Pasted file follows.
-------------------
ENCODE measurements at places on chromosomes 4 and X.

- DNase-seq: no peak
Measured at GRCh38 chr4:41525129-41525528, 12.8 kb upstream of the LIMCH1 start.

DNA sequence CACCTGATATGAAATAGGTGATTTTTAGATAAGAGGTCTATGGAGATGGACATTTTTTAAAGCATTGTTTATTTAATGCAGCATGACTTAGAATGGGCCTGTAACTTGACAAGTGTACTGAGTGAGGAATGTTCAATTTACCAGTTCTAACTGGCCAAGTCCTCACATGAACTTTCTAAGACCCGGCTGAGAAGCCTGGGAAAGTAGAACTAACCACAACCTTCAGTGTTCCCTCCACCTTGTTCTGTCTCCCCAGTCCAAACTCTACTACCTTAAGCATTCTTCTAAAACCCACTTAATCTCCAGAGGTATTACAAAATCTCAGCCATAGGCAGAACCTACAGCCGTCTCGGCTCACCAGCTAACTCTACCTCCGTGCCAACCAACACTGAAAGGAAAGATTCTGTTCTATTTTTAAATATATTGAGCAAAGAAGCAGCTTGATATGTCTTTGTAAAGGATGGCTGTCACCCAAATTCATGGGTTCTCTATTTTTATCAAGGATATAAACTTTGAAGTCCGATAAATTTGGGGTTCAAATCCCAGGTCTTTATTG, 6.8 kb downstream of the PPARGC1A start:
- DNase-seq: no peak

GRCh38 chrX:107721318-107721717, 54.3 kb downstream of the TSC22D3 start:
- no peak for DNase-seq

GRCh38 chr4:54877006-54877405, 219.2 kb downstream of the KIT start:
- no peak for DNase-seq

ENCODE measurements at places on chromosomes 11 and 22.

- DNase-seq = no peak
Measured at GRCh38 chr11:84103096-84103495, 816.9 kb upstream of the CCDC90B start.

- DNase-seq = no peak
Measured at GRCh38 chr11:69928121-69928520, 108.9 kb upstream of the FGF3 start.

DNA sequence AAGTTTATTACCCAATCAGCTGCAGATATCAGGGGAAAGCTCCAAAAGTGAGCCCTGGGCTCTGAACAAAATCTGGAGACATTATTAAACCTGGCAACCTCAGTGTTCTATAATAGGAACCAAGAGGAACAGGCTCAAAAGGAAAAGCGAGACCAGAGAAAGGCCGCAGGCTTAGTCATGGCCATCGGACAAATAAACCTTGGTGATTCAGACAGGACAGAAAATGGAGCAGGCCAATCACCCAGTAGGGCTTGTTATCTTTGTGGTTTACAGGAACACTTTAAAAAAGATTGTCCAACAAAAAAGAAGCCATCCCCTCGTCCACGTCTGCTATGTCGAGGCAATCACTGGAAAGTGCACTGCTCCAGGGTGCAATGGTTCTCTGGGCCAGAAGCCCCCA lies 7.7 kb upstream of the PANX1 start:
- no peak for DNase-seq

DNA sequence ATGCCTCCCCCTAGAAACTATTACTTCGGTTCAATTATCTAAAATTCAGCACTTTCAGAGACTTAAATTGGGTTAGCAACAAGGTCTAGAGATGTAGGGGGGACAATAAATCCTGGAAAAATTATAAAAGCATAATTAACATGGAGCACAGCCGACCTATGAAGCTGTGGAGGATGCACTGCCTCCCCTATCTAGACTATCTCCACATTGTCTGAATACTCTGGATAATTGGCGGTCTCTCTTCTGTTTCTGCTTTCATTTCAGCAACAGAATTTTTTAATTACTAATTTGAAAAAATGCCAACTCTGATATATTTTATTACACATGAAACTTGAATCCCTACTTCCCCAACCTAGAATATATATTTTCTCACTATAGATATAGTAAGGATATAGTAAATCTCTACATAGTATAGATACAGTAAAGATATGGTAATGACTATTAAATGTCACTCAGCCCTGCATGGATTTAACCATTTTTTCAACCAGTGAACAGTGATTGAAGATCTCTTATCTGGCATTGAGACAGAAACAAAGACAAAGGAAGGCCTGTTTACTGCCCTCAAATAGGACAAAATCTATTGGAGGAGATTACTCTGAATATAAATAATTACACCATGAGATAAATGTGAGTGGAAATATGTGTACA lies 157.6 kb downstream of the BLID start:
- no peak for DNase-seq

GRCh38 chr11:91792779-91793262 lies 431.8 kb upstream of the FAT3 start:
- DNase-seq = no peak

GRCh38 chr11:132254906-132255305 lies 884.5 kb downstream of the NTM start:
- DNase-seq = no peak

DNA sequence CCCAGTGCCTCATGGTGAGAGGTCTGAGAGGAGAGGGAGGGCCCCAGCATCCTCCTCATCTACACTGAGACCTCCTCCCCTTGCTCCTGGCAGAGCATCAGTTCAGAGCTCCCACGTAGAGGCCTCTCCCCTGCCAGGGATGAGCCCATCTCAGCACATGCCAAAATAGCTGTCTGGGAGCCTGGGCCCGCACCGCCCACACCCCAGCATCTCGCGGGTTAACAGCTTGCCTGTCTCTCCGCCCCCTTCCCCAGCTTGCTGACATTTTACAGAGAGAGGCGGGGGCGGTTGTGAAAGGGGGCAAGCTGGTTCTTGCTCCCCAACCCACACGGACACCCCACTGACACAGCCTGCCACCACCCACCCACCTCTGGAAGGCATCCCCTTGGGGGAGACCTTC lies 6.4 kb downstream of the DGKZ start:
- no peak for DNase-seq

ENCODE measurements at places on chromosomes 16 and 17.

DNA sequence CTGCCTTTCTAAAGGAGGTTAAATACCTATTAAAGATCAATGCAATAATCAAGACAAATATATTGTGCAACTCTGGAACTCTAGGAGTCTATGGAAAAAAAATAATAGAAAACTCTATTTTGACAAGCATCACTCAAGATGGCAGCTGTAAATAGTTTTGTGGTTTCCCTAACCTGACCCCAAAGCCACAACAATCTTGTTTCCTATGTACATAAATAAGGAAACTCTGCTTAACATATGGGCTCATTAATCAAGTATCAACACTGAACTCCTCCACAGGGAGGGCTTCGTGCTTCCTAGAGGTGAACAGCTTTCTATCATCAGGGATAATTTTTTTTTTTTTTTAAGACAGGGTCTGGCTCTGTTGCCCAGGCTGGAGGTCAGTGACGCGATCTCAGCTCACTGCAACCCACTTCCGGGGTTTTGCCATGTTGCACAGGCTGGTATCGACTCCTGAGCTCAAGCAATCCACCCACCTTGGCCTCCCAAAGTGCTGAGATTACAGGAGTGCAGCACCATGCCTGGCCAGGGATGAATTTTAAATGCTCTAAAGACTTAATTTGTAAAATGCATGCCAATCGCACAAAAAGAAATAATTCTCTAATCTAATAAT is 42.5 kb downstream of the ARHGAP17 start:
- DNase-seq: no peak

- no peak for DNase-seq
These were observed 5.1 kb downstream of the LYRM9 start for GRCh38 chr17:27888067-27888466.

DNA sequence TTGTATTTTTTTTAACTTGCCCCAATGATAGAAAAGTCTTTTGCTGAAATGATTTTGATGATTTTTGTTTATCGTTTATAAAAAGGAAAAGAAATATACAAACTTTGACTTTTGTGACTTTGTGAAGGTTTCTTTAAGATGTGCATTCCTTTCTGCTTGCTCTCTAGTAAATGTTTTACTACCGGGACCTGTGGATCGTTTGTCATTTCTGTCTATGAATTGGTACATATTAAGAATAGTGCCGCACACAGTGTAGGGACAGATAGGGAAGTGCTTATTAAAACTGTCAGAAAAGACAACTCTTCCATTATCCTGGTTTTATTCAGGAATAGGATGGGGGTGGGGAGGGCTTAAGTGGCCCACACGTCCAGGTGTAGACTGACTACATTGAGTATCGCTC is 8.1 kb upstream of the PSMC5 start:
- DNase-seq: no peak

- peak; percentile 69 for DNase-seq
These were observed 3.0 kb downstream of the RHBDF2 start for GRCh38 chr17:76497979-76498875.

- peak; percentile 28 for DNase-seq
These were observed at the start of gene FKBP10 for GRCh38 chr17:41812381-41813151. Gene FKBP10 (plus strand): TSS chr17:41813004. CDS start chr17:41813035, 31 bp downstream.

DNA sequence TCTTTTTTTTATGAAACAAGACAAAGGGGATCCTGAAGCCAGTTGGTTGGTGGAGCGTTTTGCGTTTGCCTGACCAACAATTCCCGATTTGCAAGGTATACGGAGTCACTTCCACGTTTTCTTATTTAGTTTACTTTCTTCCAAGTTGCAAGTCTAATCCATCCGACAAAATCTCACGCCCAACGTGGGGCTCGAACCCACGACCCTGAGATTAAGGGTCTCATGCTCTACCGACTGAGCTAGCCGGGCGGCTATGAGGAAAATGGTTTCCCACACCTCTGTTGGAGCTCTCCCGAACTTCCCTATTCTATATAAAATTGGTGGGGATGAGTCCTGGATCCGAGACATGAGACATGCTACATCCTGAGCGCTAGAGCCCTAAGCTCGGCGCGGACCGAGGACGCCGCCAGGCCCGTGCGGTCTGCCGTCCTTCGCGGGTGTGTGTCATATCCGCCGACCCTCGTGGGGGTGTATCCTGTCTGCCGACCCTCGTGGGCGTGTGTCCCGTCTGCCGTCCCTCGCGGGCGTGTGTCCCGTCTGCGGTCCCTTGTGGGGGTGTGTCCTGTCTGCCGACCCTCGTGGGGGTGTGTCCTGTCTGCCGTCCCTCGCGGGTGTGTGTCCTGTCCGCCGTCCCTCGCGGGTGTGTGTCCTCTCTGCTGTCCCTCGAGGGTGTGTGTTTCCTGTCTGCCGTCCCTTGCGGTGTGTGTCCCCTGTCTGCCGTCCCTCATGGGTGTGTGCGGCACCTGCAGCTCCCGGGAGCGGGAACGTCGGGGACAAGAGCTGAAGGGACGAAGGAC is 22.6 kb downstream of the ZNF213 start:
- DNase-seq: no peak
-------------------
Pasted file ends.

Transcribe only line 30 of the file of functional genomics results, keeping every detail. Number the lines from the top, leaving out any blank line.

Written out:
DNA sequence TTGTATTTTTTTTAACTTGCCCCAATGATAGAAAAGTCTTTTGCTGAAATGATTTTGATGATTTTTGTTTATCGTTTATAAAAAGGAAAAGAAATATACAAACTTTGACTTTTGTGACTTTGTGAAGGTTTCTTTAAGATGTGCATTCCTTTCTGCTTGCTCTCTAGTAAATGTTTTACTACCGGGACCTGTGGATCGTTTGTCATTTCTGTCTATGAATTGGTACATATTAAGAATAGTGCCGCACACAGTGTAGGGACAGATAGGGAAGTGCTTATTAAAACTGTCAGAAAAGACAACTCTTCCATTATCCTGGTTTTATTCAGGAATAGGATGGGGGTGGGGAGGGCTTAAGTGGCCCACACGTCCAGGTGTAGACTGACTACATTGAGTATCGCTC is 8.1 kb upstream of the PSMC5 start: